So I decide to challenge the Achromat's transparency by placing it on the Orbe platter, which is designed to match vinyl's characteristics. Theoretically, this platter should already be an ideal LP termination, and the insertion of any material, no matter how perfect, between it and the vinyl LP will merely serve to add further stuff-air-stuff interfaces. The arm is the Hadcock GH242SE (an arm NOT prone to the distribution of delinquent energy into the record surface) and the first cartridge is the MusicMaker 2, probably one of the least excitable cartridges in the spurious energy stakes. I expect to hear bugger-all difference or a slight deterioration in resolution.
I wrote that before adding the Achromat and adjusting the arm hight to suit. I'm not anal about VTA (vertical tracking angle) or SRA (stylus rake angle), generally finding a slight tail-down attitude to the arm tube is as good as it gets. I'd rather just spin some discs and enjoy some tunes. So I pick a blast from-the-past, Tapper Zukie's MPLA, that was dominating the reggae charts one summer of my youth. It's a flimsy flap of vinyl that means if set-up arm parallel, other lps will be safely tail-down.
Problem the first: The Orbe and Orbe SE have a knurled nut that holds the platter to the spindle, below the lp label centre, and is thick enough to serve to raise the centre of the LP so that the label sized clamp brings the disc down in tension across the playing surface. This nut is too high for the Achromat, so it has to be removed. My Orbe platter was screwed down hard enough and long enough for this to make no difference to the interference fit on the spindle, but it is a second variable in this test.
Problem the second: the extra 5mm thickness of the Achromat prevents the Orbe clamp from engaging its screw thread. So instead of acting as a really tough screw-clamp, it merely acts as a 97g mass, which is hardly enough to bond like two fornicating dogs, which the standard Orbe washer & clamp achieves between vinyl & mat with ease. And the Achromat is a loose fit over the spindle, which may be a good or a bad thing; I have no idea which thing it is.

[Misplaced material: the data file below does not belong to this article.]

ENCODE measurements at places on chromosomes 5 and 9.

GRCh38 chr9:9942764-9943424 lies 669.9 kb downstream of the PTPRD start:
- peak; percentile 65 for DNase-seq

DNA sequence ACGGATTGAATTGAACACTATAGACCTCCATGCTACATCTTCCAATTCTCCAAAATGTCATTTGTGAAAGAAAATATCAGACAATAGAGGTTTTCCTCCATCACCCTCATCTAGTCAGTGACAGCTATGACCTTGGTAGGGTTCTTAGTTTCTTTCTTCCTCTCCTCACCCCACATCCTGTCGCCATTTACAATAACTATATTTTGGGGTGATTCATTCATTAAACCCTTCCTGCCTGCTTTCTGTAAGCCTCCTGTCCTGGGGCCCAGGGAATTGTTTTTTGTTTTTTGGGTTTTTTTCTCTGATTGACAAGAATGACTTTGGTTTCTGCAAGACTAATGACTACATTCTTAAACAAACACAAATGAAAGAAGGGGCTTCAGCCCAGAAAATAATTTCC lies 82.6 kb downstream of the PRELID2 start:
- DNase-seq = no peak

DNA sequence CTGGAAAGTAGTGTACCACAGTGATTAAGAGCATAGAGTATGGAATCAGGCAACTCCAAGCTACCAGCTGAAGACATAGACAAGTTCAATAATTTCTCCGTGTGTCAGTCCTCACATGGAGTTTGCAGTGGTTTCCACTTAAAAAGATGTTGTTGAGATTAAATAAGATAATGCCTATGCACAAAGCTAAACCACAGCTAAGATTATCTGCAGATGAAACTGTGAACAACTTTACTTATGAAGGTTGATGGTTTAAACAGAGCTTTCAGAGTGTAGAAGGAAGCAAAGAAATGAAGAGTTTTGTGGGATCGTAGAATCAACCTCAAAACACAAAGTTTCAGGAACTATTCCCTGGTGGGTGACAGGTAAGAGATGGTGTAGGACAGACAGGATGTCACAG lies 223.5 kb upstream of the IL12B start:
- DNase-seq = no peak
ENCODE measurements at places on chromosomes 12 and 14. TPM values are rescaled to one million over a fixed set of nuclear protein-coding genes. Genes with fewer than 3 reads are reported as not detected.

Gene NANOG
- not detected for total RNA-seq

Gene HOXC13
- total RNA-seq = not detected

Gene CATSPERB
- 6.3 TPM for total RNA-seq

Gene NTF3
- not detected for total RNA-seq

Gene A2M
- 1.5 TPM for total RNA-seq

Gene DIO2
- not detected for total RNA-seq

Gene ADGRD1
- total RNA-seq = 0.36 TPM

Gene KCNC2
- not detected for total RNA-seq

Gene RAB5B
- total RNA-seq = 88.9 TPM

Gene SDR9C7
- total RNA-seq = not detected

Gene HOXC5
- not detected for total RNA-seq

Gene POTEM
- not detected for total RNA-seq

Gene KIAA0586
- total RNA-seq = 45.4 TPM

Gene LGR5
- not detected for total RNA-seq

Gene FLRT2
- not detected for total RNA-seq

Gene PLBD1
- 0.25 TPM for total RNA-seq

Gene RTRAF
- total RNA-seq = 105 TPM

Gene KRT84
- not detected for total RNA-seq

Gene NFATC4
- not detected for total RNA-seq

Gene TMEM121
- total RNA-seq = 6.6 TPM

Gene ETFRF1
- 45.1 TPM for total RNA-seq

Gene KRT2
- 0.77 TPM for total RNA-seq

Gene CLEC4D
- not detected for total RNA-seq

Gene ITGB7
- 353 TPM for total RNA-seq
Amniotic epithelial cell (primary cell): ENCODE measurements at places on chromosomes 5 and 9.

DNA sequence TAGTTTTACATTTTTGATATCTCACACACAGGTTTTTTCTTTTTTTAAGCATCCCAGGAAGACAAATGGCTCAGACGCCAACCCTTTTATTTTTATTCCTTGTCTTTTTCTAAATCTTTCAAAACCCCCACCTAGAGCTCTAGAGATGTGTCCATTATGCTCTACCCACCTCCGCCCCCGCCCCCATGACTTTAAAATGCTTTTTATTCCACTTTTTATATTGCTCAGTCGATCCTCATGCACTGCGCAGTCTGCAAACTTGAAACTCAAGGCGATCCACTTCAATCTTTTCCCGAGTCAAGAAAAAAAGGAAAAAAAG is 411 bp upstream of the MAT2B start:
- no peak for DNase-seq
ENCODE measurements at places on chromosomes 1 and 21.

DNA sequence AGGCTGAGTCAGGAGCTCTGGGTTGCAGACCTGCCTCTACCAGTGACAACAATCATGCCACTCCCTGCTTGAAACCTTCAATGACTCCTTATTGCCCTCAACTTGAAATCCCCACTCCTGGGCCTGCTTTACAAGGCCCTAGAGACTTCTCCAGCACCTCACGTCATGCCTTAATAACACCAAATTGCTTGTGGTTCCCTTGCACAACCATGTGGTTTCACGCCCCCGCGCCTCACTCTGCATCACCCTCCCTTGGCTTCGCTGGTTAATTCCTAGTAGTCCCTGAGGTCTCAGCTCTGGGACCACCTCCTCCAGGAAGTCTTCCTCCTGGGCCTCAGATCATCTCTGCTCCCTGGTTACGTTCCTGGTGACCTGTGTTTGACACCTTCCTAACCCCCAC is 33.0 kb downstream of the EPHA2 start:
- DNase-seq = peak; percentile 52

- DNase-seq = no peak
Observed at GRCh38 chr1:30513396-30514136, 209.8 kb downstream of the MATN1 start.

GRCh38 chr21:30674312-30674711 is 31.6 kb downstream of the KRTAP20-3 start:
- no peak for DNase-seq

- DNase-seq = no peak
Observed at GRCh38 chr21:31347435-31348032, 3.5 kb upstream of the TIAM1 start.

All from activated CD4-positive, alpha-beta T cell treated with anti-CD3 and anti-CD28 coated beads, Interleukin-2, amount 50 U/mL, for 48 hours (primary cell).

So, I have low expectations of the effect on Orbe sound, which if met will be no criticism of the product, merely of my deliberately obtuse and obstructive application. However, I enjoy this rendition of MPLA so much that I pick up my bass to try to work out and play along with the title track. There's an easy quality to this sound that makes me forget reviewing and enjoy the tunes.
I can't easily identify any actual differences that would enable me to launch into that pretentious garbling of language pioneered by wine writers and embraced (and enhanced) by hifi reviewers. A glass of wine or three might imbue my tongue with the florid purple prose abilities of wine writers, but it would entail leaving the listening room and I'm enjoying the tunes too much.
Nightmares on wax Inna Space Outta Sound follows naturally enough, the big paper cones of my latest speaker project mimicking those on the lp sleeve. Good tunes follow and I've already forgotten how this sound compares to the naked Orbe.